And I don’t mean personal impact on CVs. At the annual Economic and Social Research Council (ESRC) impact award ceremony in Westminster, I got a glimpse of the best of what that Research Council has to offer society. I was deeply impressed (even if prize winners are inevitably unrepresentative).
As Oxfam’s head of research, I’m obviously biased, but I think INGO research can have real impact. Take the three years of research on Davos that Shami Chakrabarti, the shadow Attorney General, said had shaped all her learning on inequality. Or the World Bank including unpaid care roles for the first time, based on research and policy work led by Thalia Kidder.
Such impact is more often drip, drip than earth shattering light bulb moment. Similarly, the ESRC Impact awards went to often long term, efforts to understand and apply insights. The finalists were gobsmacking in their breadth, depth and societal impact.
Who knew that in our very own Oxford backyard we house the award-winning researcher Professor Lucie Culver? Her work ‘Cash for Care’ has has helped over two million girls in 10 African countries avoid contracting HIV/AIDS since 2014. (How did they measure that impact?). Here’s a 5m video summary:
Another Oxford-based winner (of the Outstanding Impact in Society), the Migration Observatory, has become phenomenally influential by simply providing impartial data. In a Britain that was prone to making unfounded, sweeping generalizations about refugees, they set up the first independent source of migration data, “prompting more nuanced media coverage on polarised issues such as the assumption that EU immigration is driven by ‘welfare benefits tourism’”.
And fiscal justice anyone? Professor Michael Levi was runner-up of Outstanding International Impact for his work on illicit financial flows that generated key, actionable insights about the £13billion cost to the UK. Particularly cool is his co-founding of the World Economic Forum Global Agenda Council on Organized Crime, to intervene against professionals that make financial crimes possible, not only frontline criminals.
I was struck by the consistency of what made their research have the impact it did. Impact requires compassion – these researchers care. They care about the injustice of people dying from cold in the UK (energy poverty research that can benefit 54 million people – who knew?). They care about ensuring our judicial systems are fair and believable by improving – over the course of 25 years (!) – how victims are interviewed. They care about giving ethnic minorities an entrepreneurial chance. They care about being informed about issues that affect many people deeply. Five criteria were mentioned at the awards: sharp – no wastage around definition of theme; fiercely independent – no writing of conclusions beforehand; exceptional quality; deeply relevant and beautifully communicated. Then ‘impact follows as night after day’.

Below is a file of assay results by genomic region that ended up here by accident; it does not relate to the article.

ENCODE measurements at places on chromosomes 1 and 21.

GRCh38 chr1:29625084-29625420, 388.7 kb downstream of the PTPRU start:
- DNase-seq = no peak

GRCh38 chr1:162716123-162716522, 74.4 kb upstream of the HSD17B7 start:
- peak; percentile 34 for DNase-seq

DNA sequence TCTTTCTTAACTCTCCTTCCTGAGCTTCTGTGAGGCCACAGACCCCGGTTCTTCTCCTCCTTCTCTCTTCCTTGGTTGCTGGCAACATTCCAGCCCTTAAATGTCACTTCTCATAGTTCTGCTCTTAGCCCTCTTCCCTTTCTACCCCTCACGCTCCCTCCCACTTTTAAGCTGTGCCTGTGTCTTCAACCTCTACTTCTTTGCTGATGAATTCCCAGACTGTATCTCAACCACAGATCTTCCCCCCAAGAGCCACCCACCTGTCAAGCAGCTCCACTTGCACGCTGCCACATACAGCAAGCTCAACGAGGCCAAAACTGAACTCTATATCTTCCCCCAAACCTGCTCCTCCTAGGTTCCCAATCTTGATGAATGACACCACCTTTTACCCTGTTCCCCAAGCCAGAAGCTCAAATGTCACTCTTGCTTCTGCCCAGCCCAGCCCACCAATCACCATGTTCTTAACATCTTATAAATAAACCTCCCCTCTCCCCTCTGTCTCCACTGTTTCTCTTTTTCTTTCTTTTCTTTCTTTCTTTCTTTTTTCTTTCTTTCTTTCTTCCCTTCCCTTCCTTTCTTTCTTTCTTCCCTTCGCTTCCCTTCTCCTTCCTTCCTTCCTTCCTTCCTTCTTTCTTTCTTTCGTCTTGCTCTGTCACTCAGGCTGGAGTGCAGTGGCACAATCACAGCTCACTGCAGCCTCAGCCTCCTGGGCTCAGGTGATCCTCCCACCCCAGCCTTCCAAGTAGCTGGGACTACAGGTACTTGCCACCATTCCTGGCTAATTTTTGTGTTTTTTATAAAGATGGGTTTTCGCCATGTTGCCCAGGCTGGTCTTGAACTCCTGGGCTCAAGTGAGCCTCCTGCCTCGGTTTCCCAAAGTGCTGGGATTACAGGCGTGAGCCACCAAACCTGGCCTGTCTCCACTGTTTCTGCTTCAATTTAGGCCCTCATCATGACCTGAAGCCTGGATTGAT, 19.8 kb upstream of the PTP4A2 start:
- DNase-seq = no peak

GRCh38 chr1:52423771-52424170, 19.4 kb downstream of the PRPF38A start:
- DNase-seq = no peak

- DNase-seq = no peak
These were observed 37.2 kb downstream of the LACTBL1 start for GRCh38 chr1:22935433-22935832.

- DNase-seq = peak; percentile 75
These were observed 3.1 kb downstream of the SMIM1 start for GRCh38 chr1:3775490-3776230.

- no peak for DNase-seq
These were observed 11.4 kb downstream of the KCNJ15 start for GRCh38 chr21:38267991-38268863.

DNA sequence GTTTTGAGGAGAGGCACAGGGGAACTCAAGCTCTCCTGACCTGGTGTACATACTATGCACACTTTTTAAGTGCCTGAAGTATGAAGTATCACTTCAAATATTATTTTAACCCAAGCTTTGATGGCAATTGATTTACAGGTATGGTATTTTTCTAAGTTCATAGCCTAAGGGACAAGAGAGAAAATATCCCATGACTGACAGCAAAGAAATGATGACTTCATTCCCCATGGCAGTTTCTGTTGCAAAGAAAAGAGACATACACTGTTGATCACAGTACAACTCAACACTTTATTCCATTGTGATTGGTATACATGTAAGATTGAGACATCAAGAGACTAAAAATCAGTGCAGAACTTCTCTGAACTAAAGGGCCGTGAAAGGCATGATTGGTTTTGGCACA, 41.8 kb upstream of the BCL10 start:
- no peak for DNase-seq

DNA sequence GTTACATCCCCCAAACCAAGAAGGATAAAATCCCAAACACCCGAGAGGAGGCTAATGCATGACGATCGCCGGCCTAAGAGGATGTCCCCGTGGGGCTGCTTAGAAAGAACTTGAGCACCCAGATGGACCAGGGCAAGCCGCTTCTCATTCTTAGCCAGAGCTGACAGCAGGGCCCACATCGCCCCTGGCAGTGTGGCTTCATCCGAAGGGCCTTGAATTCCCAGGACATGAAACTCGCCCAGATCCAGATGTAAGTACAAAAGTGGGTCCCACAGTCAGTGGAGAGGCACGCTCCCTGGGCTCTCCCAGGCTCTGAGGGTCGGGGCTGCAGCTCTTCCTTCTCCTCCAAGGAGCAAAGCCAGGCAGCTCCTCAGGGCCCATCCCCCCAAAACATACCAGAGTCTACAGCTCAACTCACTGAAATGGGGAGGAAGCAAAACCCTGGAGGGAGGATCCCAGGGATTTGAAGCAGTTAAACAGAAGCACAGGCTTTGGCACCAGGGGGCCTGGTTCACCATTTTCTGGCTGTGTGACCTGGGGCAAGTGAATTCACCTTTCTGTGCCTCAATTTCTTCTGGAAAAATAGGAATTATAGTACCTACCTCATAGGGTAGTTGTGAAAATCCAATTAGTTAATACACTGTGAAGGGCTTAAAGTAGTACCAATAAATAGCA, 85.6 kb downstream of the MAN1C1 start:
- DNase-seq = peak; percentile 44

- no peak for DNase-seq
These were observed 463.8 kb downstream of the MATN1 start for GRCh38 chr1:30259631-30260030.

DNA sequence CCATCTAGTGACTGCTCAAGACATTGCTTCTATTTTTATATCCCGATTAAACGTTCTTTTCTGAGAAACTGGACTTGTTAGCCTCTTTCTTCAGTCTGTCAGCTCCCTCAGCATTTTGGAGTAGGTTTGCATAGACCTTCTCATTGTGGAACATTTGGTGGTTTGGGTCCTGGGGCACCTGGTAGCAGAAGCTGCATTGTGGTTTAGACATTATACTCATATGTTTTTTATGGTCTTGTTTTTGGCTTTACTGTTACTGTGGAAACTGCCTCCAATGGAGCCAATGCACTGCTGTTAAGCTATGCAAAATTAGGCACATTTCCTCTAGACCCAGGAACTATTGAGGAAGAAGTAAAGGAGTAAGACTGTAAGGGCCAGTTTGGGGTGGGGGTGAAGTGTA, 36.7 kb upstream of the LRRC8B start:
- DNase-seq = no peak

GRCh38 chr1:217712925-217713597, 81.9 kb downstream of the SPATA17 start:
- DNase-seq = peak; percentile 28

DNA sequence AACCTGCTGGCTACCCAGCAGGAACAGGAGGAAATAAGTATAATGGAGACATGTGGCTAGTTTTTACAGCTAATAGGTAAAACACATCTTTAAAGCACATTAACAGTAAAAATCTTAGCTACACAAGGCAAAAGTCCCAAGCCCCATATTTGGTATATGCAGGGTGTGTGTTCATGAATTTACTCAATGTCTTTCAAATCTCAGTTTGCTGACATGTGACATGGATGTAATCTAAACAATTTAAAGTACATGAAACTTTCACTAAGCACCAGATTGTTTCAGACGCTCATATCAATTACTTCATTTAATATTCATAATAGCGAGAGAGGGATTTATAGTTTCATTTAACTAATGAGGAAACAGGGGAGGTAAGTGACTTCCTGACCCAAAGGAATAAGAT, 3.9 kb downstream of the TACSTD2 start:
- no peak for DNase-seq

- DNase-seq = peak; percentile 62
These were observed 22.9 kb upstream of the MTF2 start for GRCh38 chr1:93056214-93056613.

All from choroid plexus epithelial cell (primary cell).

So how is this relevant to Oxfam’s evidence-informed aspiration?
Valuing the long haul. Much of this work rewards dogged long term efforts. Three, five and even 25 year processes of research and applying findings. These were not awards for people who had received funding over the past 12 months but over years and requires a bit more than ‘merely writing a policy brief’, as argued recently by Professor Hilhorst. Or in Oxfam’s case – requires more than publishing simply to be heard.
That’s why ‘big C’ communication has got to be high on our priority list. The prize winners were not just into producing a snazzy infographic (or, dare I say it, blog). They translated what they found into training courses for police (all of them in the UK), into practical programmes and specific policies. They held town hall meetings to share their findings. They invested much time simply listening – to cold citizens, abused girls, maligned victims of crimes, keen entrepreneurs. They set up information centres and put accessible information out there. They knew what a wide communication approach was needed as part of evidence.
Let’s not be hostile to academics (or make sweeping generalisations) – as long as they in turn recognise that Oxfam brings loads to the table. Joint work would be a win-win. Research grant givers are serious about societal impact – it’s not just a formality in the application process. Thinking in detail about impact pathways gets you not only lots of brownie points in the grant appraisal process but also the Holy Grail of actual impact. The ESRC Award winners showed what was possible. And Oxfam has much to offer the research world – grounded questions, innovative methods, excellent engagement skills, vast networks, access to influentials, direct feeding into advocacy and programming, and sharp analysis.
The awards made me even hungrier to connect with the world of passionate researchers who care about those with the least. There is massive potential. If you want to talk, contact me on iguijt[at]Oxfam.org.uk